USDA says the area planted for corn is 90 million acres. FSA says prevent plant acres are roughly 11 million acres for corn. Add the numbers up and the industry questions whether farmers intended to plant 101 million acres.
Farm Service Agency reporting 19.4 million prevent plant acres total, a record since the agency began the report in 2007. Eleven million of those acres are corn.
USDA-NASS representatives says the Agency counted planted corn as planted corn, no matter the purpose.
"It's for all purposes," said Lance Honig, Chief of the Crops Branch with NASS. "That means it could be for grain, for silage, [and] some of those acres may not even get harvested."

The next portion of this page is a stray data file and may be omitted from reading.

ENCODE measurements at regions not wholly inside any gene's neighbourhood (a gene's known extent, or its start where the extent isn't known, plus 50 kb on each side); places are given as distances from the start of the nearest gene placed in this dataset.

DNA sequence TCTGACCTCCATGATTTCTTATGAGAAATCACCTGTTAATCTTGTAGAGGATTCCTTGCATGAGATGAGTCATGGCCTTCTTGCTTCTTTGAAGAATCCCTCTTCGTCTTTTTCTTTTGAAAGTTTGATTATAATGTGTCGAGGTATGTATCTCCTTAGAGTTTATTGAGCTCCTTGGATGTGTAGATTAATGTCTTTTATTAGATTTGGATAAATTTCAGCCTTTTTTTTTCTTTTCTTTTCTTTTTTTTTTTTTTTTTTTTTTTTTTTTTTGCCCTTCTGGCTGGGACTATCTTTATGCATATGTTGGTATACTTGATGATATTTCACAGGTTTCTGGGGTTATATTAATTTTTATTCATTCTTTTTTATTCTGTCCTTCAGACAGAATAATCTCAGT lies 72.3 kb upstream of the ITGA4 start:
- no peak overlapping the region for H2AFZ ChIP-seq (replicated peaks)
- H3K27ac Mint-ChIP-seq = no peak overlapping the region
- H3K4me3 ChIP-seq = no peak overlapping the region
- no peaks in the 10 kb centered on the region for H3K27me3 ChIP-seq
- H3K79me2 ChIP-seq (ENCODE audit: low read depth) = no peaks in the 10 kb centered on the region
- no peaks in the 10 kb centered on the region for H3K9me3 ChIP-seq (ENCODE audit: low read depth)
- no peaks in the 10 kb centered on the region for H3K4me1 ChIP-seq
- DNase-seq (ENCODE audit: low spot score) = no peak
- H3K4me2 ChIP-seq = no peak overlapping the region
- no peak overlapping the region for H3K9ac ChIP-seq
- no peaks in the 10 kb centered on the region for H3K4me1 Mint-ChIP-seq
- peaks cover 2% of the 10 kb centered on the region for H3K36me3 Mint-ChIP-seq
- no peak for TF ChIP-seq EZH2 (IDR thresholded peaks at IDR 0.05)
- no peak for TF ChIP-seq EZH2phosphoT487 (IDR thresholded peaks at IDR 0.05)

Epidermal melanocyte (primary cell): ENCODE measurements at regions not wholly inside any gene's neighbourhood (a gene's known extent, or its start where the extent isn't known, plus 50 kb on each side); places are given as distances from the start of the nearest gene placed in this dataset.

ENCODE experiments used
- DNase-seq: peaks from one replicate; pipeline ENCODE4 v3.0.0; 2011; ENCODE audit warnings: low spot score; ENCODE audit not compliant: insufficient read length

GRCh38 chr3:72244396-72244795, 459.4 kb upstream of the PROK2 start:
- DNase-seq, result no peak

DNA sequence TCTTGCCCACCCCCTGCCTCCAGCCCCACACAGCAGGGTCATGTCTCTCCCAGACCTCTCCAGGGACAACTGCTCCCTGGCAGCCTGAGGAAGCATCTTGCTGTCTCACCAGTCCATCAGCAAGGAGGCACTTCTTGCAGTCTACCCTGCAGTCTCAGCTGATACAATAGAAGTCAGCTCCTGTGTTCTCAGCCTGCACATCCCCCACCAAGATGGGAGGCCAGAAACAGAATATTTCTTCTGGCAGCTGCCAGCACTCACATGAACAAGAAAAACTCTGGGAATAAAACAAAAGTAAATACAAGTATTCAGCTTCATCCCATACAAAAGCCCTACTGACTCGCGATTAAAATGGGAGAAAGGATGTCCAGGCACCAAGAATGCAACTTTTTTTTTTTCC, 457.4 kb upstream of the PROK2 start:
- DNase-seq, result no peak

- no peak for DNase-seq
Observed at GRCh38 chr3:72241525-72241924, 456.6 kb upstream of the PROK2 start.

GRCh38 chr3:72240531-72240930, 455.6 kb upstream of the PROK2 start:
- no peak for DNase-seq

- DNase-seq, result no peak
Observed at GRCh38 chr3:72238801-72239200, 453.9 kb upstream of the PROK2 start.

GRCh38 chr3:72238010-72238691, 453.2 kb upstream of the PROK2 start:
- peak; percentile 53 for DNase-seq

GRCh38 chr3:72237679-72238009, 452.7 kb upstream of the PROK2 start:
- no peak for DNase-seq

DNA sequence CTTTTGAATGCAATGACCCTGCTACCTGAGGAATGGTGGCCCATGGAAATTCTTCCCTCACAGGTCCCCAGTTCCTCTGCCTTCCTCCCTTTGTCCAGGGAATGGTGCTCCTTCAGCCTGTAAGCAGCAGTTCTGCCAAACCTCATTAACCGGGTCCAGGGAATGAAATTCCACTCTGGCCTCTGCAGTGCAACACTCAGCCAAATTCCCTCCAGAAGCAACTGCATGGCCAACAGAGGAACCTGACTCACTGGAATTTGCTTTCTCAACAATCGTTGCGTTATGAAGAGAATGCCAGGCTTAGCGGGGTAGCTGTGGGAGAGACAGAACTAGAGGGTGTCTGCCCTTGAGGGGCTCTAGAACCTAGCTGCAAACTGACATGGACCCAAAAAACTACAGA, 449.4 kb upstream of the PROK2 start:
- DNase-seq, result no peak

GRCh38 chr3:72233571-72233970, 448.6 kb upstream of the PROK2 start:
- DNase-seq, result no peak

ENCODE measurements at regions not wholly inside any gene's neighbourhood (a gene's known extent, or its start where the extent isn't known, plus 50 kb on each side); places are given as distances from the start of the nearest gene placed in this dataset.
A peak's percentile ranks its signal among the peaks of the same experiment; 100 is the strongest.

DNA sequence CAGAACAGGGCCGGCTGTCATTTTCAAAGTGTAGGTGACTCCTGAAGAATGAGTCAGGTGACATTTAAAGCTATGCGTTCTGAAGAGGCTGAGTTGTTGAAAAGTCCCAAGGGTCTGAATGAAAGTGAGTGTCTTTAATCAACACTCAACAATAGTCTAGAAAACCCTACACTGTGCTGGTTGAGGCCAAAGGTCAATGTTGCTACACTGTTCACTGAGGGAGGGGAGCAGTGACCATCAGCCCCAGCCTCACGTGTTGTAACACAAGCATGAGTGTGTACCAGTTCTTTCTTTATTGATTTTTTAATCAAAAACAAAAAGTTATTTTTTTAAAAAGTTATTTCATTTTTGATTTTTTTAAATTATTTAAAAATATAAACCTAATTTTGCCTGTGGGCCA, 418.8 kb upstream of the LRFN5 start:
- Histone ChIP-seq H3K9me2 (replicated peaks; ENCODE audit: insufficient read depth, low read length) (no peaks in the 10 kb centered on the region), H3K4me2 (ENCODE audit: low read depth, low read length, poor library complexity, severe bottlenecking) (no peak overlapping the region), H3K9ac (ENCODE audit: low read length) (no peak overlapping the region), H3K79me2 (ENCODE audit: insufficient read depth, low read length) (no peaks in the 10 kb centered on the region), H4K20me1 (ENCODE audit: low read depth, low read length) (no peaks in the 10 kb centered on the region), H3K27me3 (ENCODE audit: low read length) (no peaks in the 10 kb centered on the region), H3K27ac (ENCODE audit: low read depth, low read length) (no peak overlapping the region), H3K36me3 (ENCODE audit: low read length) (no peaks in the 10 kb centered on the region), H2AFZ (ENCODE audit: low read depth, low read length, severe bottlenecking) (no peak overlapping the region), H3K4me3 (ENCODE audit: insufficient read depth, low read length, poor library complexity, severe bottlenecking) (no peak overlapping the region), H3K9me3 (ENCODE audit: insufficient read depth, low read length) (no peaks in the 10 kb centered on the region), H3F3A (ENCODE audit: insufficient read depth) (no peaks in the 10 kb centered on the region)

Weather was tough for planting this year. While it forced some to plant beans due to a late season, trade woes lingered. The second round of trade aid was announced late spring but the biggest decision driver was prices.
"December corn was $4.50 and up to $4.70 for a big chunk of that planting window. November soybeans were $9.30 and $9.40 at best," said Standard Grain analysts Joe Vaclavik.
Back in the spring, farmers were faced with the decision of whether to put acres in prevent plant. Some crop insurance coverage has a higher payment for corn than soybeans.
"Most farmers will have a higher prevent plant payment for corn versus soybeans, generally [that coverage] runs around $80 to $100 per acre," said University of Illinois Agricultural and Consumer Economics Specialist, Gary Schnitkey.
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